It has had very little research done about its effects and metabolism, and has been sold online as a designer drug. The synthesis of clonazolam was first reported in 1971 and the drug was described as the most active compound in the series tested.
Clonazolam is reported to be highly potent and concerns have been raised that it and flubromazolam in particular may pose comparatively higher risk than other designer benzodiazepines due to their ability to produce strong sedation and amnesia at as little as 0.5 mg.
In the UK, clonazolam has been classified as a Class C drug by the May 2017 amendment to The Misuse of Drugs Act 1971 along with several other designer benzodiazepine drugs.
It is an unscheduled medicine and not FDA approved. Virginia State Law has declared all of the following medications are now schedule I: clonazolam, etizolam, flualprazolam, flubromazolam, and flubromazepam. Minnesota declared clonazolam a Schedule I drug in August 2020.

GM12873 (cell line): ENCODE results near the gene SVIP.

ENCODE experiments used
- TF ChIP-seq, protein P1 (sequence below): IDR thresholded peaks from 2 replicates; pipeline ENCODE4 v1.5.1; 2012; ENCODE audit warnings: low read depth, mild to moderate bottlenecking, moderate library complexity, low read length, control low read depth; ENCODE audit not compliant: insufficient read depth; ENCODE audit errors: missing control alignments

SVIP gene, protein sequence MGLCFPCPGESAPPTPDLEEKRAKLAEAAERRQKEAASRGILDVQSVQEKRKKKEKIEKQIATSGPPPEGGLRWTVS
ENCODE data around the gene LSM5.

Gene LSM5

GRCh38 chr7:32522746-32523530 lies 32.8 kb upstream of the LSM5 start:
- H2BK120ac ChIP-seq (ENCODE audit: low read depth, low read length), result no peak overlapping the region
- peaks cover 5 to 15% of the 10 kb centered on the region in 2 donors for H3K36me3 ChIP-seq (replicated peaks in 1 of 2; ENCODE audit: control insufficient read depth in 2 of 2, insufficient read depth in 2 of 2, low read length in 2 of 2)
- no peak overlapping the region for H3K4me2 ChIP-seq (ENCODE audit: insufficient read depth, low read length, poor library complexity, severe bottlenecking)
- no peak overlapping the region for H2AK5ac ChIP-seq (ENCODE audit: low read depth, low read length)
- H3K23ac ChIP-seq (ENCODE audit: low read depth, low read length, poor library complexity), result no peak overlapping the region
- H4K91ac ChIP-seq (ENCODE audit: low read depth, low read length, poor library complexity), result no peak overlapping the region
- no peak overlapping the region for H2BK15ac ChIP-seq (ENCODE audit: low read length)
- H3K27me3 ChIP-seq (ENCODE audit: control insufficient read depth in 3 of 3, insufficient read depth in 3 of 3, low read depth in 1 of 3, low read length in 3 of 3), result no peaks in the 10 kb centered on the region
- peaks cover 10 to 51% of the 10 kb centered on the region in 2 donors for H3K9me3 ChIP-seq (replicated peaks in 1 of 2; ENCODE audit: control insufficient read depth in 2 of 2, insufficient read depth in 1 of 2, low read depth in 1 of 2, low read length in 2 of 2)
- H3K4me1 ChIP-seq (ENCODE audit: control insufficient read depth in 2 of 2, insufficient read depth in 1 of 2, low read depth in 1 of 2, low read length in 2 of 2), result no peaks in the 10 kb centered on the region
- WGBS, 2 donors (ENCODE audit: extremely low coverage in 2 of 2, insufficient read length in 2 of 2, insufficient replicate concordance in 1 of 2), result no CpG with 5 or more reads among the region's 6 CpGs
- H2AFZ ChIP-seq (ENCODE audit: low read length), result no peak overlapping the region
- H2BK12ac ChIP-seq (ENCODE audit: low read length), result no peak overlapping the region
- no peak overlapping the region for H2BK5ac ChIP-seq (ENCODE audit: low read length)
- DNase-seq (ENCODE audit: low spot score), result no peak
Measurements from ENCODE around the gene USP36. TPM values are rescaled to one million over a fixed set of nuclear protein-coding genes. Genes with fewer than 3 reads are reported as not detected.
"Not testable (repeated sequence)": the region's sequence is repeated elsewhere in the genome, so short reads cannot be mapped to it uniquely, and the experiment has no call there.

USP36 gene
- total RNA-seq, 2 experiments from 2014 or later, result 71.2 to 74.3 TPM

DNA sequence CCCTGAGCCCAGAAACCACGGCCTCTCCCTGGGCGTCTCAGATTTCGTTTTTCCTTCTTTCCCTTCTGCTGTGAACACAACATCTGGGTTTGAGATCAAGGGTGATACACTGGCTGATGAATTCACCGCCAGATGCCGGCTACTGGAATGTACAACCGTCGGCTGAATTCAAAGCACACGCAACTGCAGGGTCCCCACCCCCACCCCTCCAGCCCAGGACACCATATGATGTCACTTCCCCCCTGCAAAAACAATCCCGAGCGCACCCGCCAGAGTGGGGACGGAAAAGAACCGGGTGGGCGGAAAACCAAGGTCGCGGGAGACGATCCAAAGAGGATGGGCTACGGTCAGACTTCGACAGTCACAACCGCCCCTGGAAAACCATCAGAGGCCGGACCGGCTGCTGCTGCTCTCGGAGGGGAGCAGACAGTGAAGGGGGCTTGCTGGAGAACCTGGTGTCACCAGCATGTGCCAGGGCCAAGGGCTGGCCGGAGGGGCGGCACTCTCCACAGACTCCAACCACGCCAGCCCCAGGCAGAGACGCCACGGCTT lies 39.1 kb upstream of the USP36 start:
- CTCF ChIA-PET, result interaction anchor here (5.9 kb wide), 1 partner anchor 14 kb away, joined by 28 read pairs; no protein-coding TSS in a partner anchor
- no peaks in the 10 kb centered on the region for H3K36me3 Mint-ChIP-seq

In Australia, clonazolam is classified as a controlled substance in some states.
Sweden’s public health agency suggested classifying clonazolam as a hazardous substance on 01 June 2015.
Clonazolam’s effects are similar to other benzodiazepines, such as anxiolysis, disinhibition, lethargy, muscle relaxation, and euphoria. While no dose of clonazolam is considered “safe” due to its lack of research and extreme potency, doses higher than 0.5 mg can cause benzodiazepine overdose in some individuals. The effects of a benzodiazepine overdose include sedation, confusion, insufficient breathing, loss of consciousness, and death. Because dependence can occur in a short period of time, or even with a large initial dose, withdrawal symptoms (including seizures and death) may occur acutely following the period of intoxication.